Walmart introduces automated grocery pickup kiosk at Oklahoma City store
Walmart is trying out an automated kiosk where online shoppers can pick up their groceries, officials with the retail store have announced.
The kiosk is a 20- by 80-foot building in the parking lot at the Walmart Super Center at N Council and W Britton Roads in Oklahoma City.
Walmart spokesman Scott Markley said the kiosk is capable of fulfilling hundreds of orders throughout the day that are placed by customers who shop online or through their mobile browser at walmart.com/grocery.
In an email, Markley said the automated kiosk gives the store's online shoppers another option they can use to save time.
"Especially for busy families with kids, grocery shopping used to take a couple of hours on the weekend," Markley said. But people using the kiosk can pick up groceries in just a few minutes, he said.
More than 30,000 items, including fresh produce, meats, dairy products and organic groceries, can be ordered online for the same price they cost in the store and can be picked up free, 24 hours a day, 7 days a week. The minimum purchase is $30.
The retail operation will ask customers for feedback online as it tests the product during the next several months.
Only pickup point changes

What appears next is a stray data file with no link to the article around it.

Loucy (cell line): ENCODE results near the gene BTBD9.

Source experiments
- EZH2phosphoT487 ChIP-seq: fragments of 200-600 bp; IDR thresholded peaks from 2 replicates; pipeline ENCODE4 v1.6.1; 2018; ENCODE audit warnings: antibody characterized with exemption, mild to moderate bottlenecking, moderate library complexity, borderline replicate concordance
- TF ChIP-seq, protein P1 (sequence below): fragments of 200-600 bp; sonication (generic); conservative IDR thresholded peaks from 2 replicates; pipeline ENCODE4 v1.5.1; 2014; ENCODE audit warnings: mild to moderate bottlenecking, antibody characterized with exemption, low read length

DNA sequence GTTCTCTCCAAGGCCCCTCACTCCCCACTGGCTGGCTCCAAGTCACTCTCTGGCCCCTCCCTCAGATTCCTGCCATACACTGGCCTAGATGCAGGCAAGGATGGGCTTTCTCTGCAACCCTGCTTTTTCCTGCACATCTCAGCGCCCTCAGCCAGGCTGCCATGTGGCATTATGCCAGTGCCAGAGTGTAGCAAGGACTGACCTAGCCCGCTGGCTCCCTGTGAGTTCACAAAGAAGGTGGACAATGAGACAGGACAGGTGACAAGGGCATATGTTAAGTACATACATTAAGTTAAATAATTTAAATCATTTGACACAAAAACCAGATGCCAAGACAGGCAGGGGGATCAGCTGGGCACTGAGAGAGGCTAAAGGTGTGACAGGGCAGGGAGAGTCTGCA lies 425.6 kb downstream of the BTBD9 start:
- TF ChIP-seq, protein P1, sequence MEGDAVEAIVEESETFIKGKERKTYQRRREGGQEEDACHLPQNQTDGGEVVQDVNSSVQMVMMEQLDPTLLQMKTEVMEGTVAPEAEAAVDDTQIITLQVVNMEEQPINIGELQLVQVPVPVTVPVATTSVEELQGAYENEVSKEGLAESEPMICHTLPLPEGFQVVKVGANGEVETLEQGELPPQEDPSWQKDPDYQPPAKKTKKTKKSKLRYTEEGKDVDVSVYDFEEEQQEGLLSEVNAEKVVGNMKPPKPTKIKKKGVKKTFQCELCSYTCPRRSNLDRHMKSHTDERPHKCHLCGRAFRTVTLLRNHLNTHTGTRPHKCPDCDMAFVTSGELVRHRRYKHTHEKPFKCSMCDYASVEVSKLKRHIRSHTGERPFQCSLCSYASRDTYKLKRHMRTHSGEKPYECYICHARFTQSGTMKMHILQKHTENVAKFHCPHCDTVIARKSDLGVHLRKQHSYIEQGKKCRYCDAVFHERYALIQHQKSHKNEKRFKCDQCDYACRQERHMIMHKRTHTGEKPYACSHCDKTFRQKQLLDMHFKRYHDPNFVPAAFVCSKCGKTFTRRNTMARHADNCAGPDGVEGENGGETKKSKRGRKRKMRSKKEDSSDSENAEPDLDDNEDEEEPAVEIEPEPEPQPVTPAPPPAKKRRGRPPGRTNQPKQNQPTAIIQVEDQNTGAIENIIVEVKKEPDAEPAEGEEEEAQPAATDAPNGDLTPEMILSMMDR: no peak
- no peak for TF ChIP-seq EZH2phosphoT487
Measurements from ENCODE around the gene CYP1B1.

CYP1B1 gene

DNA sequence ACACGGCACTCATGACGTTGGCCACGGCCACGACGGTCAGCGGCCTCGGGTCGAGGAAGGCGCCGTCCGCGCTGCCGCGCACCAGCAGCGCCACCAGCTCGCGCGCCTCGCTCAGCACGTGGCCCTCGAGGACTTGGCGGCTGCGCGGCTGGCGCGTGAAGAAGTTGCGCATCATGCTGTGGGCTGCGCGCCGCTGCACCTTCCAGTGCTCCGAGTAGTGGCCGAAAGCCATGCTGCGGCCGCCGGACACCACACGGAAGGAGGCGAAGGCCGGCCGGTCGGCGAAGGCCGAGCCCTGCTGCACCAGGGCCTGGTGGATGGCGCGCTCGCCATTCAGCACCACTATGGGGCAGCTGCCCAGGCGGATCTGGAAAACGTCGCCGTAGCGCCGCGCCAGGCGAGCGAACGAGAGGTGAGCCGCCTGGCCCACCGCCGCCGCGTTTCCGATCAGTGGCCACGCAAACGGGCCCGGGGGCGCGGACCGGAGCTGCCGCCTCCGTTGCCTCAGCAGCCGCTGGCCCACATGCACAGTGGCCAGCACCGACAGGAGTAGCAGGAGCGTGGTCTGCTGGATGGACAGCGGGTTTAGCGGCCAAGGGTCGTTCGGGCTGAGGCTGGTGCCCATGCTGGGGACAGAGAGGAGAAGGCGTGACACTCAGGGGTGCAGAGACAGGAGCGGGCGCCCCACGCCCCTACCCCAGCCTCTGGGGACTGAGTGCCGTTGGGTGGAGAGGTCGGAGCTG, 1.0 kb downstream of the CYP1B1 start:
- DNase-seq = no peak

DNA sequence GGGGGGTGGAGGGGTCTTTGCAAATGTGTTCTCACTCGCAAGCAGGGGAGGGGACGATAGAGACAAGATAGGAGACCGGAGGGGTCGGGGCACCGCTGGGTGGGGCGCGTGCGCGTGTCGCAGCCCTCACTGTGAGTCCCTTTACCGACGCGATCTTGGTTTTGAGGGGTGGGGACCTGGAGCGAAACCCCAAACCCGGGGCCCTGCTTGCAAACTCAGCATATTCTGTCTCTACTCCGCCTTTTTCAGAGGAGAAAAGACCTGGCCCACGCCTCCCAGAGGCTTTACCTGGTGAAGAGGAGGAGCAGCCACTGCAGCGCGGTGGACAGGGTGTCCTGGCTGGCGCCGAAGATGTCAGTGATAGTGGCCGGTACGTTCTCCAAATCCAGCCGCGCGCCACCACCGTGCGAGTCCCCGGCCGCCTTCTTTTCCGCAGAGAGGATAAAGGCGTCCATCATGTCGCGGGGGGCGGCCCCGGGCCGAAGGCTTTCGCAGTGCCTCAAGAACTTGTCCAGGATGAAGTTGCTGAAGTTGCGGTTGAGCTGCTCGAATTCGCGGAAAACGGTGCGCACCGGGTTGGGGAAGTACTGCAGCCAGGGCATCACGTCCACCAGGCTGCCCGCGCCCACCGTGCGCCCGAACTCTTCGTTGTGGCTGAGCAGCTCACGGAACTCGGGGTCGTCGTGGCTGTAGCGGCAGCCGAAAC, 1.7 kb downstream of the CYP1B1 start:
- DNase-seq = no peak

Except for a minimum purchase amount and the delivery point, the online grocery ordering process for customers will be the same.
Customers place and pay for their orders online, and those orders are filled inside the store by Walmart associates that store officials have said are trained to handpick the freshest produce and choicest cuts of meat.
The orders are delivered to the kiosk in bins that are stored inside. The kiosk customer pulls up to the building and walks up to an interface station to enter a pickup code. The kiosk retrieves the order, delivering it to the customer in a process that takes a minute or less.
Anne Hatfield, Walmart's director of communications, said the store operates a similar kiosk concept in the United Kingdom.
"Now we are starting to test some of the same features here in the U.S.," she said.
Other concepts also are getting tested in other markets across the nation.
Another concept, called a Pickup Tower, serves customers who make online buys of general merchandise.
That concept is being tested in five stores — in Bentonville, Ark., in Detroit, in Houston, in Atlanta and in Raleigh, N.C.
Hatfield said each tower is 16 feet tall and 8 feet in diameter and can hold about 300 items. She said a tower is equipped with a sensor that can tell when someone approaches, which prompts it to open a door that gives the shopper access to a scanner.
The machine scans a bar code on the customer's phone, then the machine within seconds gives the customer the package.
"Think of it as operating like a big vending machine. It is amazing."
Hatfield said the goals of those tests and others are designed to determine ways Walmart can bring more convenience to its customers.